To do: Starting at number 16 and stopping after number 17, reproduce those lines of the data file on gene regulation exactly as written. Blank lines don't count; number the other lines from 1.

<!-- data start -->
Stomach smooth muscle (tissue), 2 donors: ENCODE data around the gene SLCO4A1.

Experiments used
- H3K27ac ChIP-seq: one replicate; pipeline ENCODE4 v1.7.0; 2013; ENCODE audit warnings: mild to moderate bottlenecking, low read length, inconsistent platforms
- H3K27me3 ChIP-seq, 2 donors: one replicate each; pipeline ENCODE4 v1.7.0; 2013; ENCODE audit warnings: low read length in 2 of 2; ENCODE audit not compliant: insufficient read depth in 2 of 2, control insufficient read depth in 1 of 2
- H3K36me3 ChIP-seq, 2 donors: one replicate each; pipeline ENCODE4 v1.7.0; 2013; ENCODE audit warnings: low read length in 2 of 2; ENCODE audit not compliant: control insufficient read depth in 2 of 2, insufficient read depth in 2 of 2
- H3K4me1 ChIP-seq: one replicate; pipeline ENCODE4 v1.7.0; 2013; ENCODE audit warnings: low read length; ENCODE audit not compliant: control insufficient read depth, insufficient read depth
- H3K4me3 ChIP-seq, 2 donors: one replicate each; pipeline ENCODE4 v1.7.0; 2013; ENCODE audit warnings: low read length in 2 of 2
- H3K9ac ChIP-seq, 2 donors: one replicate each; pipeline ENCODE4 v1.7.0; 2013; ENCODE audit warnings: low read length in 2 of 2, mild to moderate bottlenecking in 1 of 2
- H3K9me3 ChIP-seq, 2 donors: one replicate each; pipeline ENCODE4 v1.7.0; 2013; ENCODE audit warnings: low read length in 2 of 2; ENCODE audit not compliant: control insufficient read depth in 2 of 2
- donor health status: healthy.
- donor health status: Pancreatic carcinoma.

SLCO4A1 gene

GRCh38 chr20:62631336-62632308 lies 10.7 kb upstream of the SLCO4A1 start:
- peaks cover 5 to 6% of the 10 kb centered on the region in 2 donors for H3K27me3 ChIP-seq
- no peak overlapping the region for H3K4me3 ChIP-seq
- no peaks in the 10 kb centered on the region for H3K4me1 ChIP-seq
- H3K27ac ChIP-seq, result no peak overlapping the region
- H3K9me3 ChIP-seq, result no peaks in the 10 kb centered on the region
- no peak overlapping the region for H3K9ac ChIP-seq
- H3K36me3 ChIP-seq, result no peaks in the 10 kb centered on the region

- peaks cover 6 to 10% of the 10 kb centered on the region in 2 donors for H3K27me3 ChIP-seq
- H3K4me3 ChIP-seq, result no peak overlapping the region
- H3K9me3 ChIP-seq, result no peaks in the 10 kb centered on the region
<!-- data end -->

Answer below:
- no peaks in the 10 kb centered on the region for H3K4me1 ChIP-seq
- H3K27ac ChIP-seq, result no peak overlapping the region